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  • Writer's pictureJane

What is 'Money Mindset' and what does it have to do with Fundraising?

I've recently been focusing on my personal money beliefs. How money shows up in my life, how I treat it, why I have the money I do, why I don't have more, why for a long time I took it as gospel that people with a lot of money were greedy and not my kind of people.

And on digging a bit below the surface it became apparent that as well as holding on to some of these beliefs about money since childhood (40 years ago), I also picked up a bunch of really unhealthy beliefs working in the charity sector for 20 years.

So what is a 'money mindset'? My definition is its what your mind is set on about money. Your beliefs, your attitudes, your unique thoughts (whether positive or negative) about money. You may have never thought about your relationship with money but you have one. Money is this incredible tool, a resource that impacts us every single day. Several times a day depending on your circumstances or profession. We interact with it in different ways.

Some may feel it is limited and scarce. Some may feel it is everywhere and free flowing and easy. And some may shift between the two at various times of life.

If you're reading this and thinking 'urgh I can't stand talking about money, it feels icky and impolite and greedy. Nothing good comes from money, it's the root of all evil' you're not alone.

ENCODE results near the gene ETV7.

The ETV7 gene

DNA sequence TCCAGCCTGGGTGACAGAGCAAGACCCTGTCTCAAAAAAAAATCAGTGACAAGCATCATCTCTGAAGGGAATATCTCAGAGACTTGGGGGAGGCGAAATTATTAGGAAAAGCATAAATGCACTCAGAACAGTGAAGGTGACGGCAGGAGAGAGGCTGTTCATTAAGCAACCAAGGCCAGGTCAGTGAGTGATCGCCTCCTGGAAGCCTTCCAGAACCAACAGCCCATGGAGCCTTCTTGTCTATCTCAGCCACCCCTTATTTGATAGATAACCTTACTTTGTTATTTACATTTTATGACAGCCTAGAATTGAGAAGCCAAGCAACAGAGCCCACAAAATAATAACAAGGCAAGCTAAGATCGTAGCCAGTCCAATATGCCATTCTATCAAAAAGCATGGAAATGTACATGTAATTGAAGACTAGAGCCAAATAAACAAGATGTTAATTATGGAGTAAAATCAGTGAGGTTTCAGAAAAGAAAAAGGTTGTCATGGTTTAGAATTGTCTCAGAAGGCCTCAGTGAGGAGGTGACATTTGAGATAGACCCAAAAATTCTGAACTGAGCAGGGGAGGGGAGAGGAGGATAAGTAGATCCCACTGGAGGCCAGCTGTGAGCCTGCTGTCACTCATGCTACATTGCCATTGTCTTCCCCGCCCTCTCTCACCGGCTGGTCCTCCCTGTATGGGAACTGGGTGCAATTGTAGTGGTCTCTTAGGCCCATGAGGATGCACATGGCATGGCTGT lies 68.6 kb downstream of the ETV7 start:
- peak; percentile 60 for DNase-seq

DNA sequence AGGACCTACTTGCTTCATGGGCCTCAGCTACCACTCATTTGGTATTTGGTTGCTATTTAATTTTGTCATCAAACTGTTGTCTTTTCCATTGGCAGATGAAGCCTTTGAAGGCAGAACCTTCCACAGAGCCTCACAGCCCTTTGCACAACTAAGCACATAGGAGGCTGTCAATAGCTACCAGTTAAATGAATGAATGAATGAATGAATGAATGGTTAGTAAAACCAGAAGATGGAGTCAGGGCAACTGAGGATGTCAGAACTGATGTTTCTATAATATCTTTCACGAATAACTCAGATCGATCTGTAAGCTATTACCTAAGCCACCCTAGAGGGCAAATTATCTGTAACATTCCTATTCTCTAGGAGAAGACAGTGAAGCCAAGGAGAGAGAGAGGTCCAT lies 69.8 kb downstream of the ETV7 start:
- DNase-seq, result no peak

If you're reading this and thinking 'there is never enough money, how on earth can you say its free flowing and easy, it's hard and illusive and a big mystery' you're not alone.

If you're reading this and thinking 'why even talk about money, it just is, it shows up and I've always been fine' you're not alone.

All these beliefs and thoughts are valid but they don't have to be the truth for you.

And the good news is your mindset isn't fixed. It might be stuck on a particular belief but it isn't a permanent fixture. It can be changed. Because otherwise we would never change our minds about anything and we know that isn't the case.

And what does money mindset have to do with fundraising and working in charity?

The answer is it has everything to do with it.

From feeling confident and comfortable to talk to current and potential supporters about donating and the impact their money will make

To feeling personally worthy of investment in order to further your career and the work of your organisation. Which lets face it is a big one because a lot of organisations don't/can't invest in staff development which can keep you stuck & unhappy & like you're making little difference

To feeling worthy of earning more, which if not addressed could lead you to leave the sector creating more capacity and resourcing issues in roles that are hard to recruit for

To how you feel about wealth and rich people, which can perpetuate the 'them vs us' narrative

To the amount of energy & time spent worrying and focused on scarcity and limitations and lack... time and energy that could be redirected to growth, possibility, innovation, real sustainable sector wide change that will build a world that works for everyone in our lifetimes.